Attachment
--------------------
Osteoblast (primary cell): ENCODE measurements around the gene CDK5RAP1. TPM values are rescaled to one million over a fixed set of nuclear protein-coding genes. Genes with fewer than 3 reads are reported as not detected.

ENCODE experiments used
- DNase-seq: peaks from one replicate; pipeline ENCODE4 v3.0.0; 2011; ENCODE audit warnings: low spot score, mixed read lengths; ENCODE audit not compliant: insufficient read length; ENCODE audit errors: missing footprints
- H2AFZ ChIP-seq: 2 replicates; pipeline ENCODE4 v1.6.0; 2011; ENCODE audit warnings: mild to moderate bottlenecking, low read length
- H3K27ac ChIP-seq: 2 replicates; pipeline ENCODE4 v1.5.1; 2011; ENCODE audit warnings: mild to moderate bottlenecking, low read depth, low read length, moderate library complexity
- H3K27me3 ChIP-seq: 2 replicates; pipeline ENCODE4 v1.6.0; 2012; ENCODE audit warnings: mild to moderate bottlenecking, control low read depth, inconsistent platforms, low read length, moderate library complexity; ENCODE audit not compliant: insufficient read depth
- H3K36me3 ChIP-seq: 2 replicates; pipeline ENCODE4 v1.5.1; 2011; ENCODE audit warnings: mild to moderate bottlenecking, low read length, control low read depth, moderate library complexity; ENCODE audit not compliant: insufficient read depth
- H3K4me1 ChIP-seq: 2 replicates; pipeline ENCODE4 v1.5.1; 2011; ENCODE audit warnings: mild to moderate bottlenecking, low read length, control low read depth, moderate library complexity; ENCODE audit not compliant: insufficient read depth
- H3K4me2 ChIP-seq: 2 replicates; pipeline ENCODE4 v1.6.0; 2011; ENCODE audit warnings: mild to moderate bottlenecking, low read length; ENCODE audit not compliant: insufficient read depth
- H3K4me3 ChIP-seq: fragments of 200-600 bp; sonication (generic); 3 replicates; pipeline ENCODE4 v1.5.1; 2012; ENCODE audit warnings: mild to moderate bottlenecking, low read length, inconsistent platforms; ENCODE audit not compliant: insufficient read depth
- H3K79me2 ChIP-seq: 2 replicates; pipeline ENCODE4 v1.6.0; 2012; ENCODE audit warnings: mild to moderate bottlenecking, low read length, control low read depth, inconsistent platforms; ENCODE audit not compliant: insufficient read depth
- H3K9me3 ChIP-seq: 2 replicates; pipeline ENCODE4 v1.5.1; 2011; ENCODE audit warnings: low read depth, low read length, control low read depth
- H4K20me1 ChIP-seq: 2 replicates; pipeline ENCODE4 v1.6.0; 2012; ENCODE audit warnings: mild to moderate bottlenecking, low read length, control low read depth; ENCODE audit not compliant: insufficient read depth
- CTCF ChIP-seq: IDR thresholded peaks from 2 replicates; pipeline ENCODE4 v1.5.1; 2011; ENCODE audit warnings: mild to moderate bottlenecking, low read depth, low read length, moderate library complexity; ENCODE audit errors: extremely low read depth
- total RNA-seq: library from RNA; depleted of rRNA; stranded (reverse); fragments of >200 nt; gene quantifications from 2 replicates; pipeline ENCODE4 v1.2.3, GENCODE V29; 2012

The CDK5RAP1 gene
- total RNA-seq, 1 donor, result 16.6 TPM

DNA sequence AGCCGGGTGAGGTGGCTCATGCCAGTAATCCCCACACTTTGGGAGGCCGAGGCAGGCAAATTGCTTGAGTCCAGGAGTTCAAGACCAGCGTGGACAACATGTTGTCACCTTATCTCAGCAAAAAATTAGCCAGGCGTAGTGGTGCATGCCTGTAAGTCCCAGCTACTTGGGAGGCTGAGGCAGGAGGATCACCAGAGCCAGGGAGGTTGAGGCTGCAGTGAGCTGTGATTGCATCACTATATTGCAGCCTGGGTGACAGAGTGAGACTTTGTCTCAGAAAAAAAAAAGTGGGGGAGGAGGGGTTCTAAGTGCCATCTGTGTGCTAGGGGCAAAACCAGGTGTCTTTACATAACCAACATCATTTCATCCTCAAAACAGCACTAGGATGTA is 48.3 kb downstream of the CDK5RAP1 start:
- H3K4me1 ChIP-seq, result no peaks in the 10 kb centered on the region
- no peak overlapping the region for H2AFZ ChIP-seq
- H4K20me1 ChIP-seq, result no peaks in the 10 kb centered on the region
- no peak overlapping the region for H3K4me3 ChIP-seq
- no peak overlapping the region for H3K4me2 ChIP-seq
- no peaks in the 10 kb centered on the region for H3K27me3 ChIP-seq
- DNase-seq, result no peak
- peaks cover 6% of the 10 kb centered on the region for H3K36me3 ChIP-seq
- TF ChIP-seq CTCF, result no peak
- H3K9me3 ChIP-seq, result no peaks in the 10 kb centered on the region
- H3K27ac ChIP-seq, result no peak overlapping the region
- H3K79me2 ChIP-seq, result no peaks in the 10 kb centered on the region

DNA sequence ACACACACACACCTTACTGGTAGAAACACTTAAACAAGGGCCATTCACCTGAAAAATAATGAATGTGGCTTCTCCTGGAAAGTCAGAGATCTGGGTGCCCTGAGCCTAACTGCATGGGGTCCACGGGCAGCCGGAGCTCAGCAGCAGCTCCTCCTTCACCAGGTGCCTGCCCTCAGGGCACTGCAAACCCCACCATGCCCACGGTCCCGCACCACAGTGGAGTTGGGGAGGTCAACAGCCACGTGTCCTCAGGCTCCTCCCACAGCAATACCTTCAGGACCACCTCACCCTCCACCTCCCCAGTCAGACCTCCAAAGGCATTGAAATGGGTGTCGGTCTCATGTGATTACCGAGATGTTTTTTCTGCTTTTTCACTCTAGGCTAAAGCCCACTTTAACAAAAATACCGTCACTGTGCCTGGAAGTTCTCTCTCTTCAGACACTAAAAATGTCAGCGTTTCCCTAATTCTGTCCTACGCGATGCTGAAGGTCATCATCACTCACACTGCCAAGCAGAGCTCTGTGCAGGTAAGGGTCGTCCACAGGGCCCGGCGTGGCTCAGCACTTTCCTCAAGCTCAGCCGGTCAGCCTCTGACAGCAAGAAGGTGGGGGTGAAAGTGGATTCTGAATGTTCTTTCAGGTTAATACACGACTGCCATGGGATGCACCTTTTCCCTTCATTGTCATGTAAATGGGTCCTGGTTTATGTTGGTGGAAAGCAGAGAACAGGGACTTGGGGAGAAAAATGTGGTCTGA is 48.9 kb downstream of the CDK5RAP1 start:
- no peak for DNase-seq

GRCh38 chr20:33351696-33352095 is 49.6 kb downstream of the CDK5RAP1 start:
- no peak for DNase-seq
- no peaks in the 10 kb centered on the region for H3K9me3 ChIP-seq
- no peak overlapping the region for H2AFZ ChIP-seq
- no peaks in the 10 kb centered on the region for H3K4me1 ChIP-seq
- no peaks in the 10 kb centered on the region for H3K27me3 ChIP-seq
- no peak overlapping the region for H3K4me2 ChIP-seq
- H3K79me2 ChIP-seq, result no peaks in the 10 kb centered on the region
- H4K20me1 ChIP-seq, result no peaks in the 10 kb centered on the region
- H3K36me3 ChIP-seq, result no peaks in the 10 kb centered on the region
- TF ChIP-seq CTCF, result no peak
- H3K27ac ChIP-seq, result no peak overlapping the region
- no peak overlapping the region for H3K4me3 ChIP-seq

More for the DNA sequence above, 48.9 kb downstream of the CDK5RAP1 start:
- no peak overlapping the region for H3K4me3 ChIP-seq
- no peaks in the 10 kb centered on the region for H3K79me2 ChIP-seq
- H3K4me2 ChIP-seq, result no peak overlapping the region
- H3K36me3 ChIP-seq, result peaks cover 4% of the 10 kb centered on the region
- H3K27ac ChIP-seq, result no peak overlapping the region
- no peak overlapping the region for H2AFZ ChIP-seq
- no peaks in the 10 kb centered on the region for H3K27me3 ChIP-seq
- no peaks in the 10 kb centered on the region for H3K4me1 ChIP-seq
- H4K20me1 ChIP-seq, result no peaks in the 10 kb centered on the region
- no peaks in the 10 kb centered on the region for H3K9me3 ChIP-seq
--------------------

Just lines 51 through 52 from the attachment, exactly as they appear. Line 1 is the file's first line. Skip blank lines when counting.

- H3K27ac ChIP-seq, result no peak overlapping the region
- no peak overlapping the region for H2AFZ ChIP-seq